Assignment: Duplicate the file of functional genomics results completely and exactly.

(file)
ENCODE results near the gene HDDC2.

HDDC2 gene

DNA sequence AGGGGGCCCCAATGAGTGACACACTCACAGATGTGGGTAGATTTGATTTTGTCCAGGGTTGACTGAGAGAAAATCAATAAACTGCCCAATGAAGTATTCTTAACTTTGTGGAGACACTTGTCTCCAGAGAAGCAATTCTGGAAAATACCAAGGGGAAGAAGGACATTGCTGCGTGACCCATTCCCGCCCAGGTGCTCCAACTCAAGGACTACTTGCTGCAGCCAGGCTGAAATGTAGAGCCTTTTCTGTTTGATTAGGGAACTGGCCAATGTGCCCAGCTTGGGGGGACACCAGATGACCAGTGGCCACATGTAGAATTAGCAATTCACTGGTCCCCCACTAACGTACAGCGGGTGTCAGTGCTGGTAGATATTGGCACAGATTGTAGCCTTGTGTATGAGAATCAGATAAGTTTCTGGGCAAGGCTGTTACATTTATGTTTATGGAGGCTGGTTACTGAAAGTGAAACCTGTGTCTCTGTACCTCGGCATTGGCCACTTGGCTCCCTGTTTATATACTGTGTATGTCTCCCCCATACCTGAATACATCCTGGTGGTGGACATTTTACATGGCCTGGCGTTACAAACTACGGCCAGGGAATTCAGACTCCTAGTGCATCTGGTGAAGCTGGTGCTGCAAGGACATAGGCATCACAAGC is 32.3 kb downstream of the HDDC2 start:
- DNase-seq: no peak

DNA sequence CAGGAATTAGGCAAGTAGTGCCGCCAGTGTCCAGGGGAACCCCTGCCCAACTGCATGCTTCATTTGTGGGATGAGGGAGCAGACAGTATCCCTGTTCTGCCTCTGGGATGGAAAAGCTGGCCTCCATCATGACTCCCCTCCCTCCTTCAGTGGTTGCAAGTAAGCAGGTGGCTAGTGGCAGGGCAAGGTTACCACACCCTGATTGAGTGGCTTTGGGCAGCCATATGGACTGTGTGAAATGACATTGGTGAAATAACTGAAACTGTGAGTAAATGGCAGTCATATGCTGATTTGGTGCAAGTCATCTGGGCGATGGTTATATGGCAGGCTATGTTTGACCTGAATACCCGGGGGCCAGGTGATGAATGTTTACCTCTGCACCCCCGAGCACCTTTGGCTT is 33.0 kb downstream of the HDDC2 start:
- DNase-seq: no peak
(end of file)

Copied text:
ENCODE results near the gene HDDC2.

HDDC2 gene

DNA sequence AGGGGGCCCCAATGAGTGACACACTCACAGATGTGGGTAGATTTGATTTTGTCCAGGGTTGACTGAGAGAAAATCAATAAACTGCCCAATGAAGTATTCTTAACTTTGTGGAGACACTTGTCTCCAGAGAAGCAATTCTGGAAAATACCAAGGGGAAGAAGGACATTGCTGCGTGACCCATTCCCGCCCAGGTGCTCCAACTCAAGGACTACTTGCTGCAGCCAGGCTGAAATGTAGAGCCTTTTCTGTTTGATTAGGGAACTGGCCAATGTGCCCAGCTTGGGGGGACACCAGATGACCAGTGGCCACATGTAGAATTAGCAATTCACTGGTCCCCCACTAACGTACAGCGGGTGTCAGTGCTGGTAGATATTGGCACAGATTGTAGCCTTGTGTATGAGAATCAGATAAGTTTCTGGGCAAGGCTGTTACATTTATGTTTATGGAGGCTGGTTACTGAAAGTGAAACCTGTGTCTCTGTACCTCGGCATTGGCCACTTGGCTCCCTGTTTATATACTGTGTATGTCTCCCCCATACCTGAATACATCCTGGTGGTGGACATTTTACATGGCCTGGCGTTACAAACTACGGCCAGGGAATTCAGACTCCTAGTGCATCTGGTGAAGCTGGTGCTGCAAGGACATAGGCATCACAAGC is 32.3 kb downstream of the HDDC2 start:
- DNase-seq: no peak

DNA sequence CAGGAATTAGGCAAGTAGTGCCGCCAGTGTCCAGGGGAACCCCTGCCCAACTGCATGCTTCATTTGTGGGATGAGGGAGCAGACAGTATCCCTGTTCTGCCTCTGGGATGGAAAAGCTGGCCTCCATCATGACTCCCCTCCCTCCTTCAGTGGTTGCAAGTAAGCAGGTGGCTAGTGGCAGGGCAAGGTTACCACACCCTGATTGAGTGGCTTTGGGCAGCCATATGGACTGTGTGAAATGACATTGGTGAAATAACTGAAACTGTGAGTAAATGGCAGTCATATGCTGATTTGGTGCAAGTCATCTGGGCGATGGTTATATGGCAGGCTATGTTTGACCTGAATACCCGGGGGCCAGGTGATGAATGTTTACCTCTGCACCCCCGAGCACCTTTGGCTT is 33.0 kb downstream of the HDDC2 start:
- DNase-seq: no peak